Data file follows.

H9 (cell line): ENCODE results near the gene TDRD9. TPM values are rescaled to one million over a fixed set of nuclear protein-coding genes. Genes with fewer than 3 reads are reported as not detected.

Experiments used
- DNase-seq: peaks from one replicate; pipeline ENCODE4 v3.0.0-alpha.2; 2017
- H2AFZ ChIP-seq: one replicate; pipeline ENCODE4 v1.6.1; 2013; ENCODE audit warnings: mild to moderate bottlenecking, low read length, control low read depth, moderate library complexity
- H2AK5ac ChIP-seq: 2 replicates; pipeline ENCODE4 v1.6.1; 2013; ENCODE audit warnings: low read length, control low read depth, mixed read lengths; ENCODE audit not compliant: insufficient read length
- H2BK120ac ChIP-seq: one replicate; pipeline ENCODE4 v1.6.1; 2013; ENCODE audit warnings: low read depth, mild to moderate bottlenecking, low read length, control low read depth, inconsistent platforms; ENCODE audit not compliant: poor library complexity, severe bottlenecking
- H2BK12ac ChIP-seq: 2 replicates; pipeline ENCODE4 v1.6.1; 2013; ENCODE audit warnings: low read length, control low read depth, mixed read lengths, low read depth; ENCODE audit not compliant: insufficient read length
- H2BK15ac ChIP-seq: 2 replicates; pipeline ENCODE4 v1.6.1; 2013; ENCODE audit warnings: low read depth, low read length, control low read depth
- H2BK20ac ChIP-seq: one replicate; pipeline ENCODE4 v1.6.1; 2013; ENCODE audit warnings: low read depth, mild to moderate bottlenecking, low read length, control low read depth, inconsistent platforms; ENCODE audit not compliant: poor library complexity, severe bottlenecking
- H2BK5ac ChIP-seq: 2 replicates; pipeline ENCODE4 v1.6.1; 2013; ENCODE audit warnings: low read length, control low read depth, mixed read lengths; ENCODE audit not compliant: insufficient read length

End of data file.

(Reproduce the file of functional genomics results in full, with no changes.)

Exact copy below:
H9 (cell line): ENCODE results near the gene TDRD9. TPM values are rescaled to one million over a fixed set of nuclear protein-coding genes. Genes with fewer than 3 reads are reported as not detected.

Experiments used
- DNase-seq: peaks from one replicate; pipeline ENCODE4 v3.0.0-alpha.2; 2017
- H2AFZ ChIP-seq: one replicate; pipeline ENCODE4 v1.6.1; 2013; ENCODE audit warnings: mild to moderate bottlenecking, low read length, control low read depth, moderate library complexity
- H2AK5ac ChIP-seq: 2 replicates; pipeline ENCODE4 v1.6.1; 2013; ENCODE audit warnings: low read length, control low read depth, mixed read lengths; ENCODE audit not compliant: insufficient read length
- H2BK120ac ChIP-seq: one replicate; pipeline ENCODE4 v1.6.1; 2013; ENCODE audit warnings: low read depth, mild to moderate bottlenecking, low read length, control low read depth, inconsistent platforms; ENCODE audit not compliant: poor library complexity, severe bottlenecking
- H2BK12ac ChIP-seq: 2 replicates; pipeline ENCODE4 v1.6.1; 2013; ENCODE audit warnings: low read length, control low read depth, mixed read lengths, low read depth; ENCODE audit not compliant: insufficient read length
- H2BK15ac ChIP-seq: 2 replicates; pipeline ENCODE4 v1.6.1; 2013; ENCODE audit warnings: low read depth, low read length, control low read depth
- H2BK20ac ChIP-seq: one replicate; pipeline ENCODE4 v1.6.1; 2013; ENCODE audit warnings: low read depth, mild to moderate bottlenecking, low read length, control low read depth, inconsistent platforms; ENCODE audit not compliant: poor library complexity, severe bottlenecking
- H2BK5ac ChIP-seq: 2 replicates; pipeline ENCODE4 v1.6.1; 2013; ENCODE audit warnings: low read length, control low read depth, mixed read lengths; ENCODE audit not compliant: insufficient read length